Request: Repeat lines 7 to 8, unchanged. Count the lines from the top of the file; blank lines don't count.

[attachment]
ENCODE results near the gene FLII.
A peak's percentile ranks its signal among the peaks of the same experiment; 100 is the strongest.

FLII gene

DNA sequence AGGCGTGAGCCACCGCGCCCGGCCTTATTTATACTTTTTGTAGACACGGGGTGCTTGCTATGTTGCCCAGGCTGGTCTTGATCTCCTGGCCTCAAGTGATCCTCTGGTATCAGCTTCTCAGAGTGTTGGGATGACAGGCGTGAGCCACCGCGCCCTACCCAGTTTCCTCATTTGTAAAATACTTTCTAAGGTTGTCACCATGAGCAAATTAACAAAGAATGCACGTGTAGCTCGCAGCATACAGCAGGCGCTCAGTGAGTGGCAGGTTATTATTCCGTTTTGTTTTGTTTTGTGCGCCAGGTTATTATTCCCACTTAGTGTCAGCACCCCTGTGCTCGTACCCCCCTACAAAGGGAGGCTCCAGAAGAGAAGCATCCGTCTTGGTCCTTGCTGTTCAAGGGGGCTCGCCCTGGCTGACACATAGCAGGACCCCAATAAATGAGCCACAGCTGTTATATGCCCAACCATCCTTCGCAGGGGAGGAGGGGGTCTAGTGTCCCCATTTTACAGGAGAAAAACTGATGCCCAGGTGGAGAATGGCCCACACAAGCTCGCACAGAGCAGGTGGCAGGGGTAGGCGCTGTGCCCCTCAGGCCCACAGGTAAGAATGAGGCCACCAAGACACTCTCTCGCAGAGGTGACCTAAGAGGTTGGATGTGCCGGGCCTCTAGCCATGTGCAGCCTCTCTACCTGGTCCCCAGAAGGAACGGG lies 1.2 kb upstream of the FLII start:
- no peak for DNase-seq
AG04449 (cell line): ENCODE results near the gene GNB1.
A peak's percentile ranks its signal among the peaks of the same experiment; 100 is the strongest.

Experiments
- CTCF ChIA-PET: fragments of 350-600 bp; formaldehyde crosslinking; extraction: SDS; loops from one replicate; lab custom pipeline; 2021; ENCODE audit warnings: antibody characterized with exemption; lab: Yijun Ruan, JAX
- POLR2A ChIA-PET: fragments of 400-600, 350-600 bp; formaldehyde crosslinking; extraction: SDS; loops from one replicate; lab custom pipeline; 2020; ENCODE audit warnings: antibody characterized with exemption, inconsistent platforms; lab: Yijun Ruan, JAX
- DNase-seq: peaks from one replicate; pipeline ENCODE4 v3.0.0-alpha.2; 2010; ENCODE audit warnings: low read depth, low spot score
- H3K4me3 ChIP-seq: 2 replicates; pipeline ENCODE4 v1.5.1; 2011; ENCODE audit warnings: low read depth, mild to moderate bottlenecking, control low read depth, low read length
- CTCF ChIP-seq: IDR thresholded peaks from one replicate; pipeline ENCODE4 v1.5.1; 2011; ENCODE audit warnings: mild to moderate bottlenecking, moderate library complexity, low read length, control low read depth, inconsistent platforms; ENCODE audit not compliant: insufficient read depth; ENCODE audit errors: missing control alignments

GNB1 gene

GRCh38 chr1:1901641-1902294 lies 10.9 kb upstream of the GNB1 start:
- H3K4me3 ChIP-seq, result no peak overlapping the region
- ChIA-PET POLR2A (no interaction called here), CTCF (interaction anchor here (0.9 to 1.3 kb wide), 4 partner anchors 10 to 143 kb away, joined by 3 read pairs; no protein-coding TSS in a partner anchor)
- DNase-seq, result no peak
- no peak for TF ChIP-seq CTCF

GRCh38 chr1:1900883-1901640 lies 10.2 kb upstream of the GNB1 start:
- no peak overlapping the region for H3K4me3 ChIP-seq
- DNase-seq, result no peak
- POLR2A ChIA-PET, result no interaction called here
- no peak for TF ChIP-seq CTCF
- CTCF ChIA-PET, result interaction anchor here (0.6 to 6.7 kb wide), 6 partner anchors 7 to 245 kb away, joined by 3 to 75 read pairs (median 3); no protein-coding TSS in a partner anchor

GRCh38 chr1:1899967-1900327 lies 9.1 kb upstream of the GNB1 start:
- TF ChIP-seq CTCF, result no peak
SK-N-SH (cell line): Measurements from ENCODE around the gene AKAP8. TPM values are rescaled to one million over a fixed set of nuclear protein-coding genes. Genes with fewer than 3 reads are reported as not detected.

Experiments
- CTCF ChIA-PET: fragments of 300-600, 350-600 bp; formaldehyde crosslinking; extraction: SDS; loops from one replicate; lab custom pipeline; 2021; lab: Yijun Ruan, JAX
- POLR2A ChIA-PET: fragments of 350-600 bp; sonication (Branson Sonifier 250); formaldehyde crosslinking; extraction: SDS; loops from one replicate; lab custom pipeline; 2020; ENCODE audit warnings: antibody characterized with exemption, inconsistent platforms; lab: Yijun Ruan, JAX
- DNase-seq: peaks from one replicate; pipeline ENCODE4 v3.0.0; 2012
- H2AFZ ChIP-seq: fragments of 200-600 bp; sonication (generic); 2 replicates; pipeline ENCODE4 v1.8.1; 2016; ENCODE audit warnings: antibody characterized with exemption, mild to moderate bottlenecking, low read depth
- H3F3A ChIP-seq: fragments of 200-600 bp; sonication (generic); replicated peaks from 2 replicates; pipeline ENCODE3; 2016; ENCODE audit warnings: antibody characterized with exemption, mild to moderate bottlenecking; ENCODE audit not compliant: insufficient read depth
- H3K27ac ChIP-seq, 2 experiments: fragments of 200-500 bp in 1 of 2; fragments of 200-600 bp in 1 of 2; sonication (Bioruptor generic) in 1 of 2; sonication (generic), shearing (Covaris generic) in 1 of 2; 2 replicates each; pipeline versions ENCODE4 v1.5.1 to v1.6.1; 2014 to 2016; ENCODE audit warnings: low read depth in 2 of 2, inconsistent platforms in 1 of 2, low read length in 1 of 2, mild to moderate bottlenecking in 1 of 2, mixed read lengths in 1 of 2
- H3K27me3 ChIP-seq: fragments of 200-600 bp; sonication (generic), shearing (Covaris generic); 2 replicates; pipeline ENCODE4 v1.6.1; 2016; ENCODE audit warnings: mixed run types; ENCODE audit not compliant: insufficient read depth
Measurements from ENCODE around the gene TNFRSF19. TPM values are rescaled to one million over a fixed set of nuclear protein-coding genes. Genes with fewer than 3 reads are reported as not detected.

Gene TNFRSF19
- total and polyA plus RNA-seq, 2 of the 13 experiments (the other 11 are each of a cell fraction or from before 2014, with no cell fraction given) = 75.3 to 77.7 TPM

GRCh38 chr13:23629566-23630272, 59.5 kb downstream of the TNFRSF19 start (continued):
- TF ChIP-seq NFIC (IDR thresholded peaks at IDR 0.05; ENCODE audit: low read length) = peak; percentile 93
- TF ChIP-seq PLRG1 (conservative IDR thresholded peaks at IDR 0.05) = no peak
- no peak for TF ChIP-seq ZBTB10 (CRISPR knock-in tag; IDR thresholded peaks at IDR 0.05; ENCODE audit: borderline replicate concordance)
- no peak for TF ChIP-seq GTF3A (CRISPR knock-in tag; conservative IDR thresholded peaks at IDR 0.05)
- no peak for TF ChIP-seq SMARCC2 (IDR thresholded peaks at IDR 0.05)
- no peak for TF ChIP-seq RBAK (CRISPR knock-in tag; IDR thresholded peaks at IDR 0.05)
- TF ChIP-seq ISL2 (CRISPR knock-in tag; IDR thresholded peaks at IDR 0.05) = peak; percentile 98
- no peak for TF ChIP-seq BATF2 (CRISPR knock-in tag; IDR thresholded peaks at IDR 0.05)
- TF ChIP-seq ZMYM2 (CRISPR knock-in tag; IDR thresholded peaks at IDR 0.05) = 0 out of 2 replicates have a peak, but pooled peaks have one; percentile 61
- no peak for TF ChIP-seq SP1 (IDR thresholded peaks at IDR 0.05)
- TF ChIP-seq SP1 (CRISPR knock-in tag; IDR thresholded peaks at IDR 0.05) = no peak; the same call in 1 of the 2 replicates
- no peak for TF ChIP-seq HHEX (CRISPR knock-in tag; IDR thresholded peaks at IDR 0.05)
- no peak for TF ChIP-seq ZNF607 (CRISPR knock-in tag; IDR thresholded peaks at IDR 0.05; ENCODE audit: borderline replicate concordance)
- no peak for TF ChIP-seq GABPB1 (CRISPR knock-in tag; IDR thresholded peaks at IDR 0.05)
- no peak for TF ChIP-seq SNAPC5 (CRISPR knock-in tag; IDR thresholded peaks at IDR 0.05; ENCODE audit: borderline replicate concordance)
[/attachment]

A peak's percentile ranks its signal among the peaks of the same experiment; 100 is the strongest.

Experiments